Truly is trying to chip away at White Claw's dominance by overhauling all 13 of its hard-seltzer flavors

trulyTruly

  • Truly is unveiling a reformulated recipe for all 13 of its existing hard seltzer flavors, while also debuting new watermelon and kiwi flavors, beginning in early November.
  • The Boston Beer Company-owned brand will also roll out a lemonade hard seltzer in 2020.
  • "We've cleaned up the finish on Truly so that it no longer has a bit of this sort of lingering bitter," Truly founder and developer Casey O'Neill told Business Insider. "Where we are now is a much fuller, bigger, flavor, but cleaner and more drinkable and refreshing while still paying homage to the Truly that people were already drinking and loved."
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As Truly continues to eye the top spot in the coveted hard-seltzer race, it's turning to total reinvention to dethrone White Claw.

The Boston Beer Company-owned brand announced it has reformulated all 13 of its flavors, creating a new recipe that "is bigger, brighter, and bolder," Truly founder and developer Casey O'Neill told Business Insider.

As part of the new recipe debut, Truly is also launching two new flavors, watermelon and kiwi, which will be available in early November.

"We've done a number of things over the past few months in terms of enhancing the aroma and bringing out more of the fruit," O'Neill told Business Insider. "Where originally Truly has been more subtle - and wanted to emulate more of like a subtle fresh squeeze of a fruit - we amped up the aroma a bit."

While some surmised that hard seltzer might merely be a flash-in-the-pan summer fad, the fizzy drinks are still flying off shelves at rates that caused a national shortage of White Claw, not to mention inspiring Halloween costumes and even custom cakes. According to Nielsen data, the hard seltzer market has passed $1 billion in sales, and Brewbound reported that sales of Truly's Berry mix pack increased by 278% through September 8.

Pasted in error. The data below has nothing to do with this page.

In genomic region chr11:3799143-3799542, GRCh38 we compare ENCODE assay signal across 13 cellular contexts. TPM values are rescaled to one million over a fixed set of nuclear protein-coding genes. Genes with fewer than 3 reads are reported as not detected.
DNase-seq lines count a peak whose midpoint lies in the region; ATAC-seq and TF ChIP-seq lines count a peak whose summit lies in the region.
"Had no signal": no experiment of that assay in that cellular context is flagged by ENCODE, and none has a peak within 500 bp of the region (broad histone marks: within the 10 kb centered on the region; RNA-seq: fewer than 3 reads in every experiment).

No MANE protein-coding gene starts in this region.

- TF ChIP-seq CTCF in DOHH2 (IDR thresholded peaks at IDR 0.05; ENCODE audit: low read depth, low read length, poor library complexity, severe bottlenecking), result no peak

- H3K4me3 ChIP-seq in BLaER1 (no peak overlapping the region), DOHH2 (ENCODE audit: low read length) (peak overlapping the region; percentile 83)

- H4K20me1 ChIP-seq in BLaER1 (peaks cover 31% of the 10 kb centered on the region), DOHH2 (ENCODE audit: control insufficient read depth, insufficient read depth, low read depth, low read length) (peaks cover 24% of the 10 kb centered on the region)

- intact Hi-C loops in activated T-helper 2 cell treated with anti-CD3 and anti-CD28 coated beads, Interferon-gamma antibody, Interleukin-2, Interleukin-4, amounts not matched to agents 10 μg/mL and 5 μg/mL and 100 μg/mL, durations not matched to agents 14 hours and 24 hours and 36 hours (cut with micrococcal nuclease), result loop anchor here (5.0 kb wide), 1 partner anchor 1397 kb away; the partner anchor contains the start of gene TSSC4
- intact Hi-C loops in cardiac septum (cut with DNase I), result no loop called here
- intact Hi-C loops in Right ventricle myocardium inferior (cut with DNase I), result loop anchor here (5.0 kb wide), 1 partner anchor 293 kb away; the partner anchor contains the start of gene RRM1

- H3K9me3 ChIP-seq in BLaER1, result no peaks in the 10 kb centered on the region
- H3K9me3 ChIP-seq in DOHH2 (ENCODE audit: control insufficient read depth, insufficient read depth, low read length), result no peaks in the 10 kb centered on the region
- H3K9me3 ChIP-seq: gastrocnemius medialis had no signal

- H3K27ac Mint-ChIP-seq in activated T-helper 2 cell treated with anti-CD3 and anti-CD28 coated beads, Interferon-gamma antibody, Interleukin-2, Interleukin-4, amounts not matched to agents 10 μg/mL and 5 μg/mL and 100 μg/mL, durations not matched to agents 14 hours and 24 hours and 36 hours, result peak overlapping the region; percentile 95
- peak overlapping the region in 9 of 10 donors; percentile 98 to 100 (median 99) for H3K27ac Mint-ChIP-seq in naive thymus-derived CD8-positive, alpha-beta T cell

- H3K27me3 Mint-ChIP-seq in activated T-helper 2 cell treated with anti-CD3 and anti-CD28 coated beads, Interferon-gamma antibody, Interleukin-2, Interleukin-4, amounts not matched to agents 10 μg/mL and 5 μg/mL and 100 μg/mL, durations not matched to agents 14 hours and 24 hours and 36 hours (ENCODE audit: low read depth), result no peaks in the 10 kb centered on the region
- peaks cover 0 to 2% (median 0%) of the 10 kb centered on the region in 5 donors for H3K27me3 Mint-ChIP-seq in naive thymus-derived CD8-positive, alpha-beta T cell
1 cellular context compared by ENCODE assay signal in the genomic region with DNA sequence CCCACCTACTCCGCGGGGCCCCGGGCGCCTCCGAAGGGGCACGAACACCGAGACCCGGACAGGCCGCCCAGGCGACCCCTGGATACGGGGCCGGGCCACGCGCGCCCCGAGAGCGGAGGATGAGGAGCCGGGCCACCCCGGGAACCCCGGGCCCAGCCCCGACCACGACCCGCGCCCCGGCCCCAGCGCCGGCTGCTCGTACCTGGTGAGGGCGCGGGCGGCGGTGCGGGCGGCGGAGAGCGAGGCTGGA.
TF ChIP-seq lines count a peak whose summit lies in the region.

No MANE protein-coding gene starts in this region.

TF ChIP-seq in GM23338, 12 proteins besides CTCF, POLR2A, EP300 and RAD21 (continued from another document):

When it comes to competing with market leader White Claw - as well as the slew of other brands that have cropped up since the hard-seltzer craze blew up this summer - O'Neill said the company is focused on improving its current beverages and innovating to create new ones in equal measure.

"It's been an incredibly exciting year for Truly in that not only has the category had explosive growth, but Truly has also continued to have triple-digit growth," she said. "What we've been trying to do is focus on how we can continue to have this sort of growth in the category and hold our own while the category continues to mature in the next few years."

Read more: We taste-tested hard seltzers from 9 popular brands and ranked them from worst to best

Truly held tastings across the country to collect consumer feedback to inform the reformulation. The team held blind tastings in cities like Chicago, Boston, and Dallas, where O'Neill said the key feedback was to enhance the taste and smell, while improving the finish "especially because you're drinking it out of a can and not necessarily pouring it into a glass."

As a result, O'Neill said, Truly has worked out some kinks involving a bitter aftertaste, which consumers (including members of the Business Insider team during a recent tasting) had noted in previous reviews of the beverage.

"We've also cleaned up the finish on Truly so that it no longer has a bit of this sort of lingering bitter" she said. "Where we are now is a much fuller, bigger flavor, but cleaner and more drinkable and refreshing while still paying homage to the Truly that people were already drinking and loved."

As Truly looks to expand its portfolio, it will also launch a lemonade hard-seltzer variety pack in 2020, which will come in four flavors: traditional lemon, black cherry, strawberry, and mango. The beverages will have the same nutritional profile as Truly - 100 calories, 5% ABV, and one gram of sugar - but will have a more lemonade-style flavor profile.

"Instead of going for a hard seltzer type flavor, with almost no sweetness, that's trying to stay as close to sparkling water as possible, these lemonades taste much more like that sweet and sour balance that you would get in traditional lemonade," O'Neill said.

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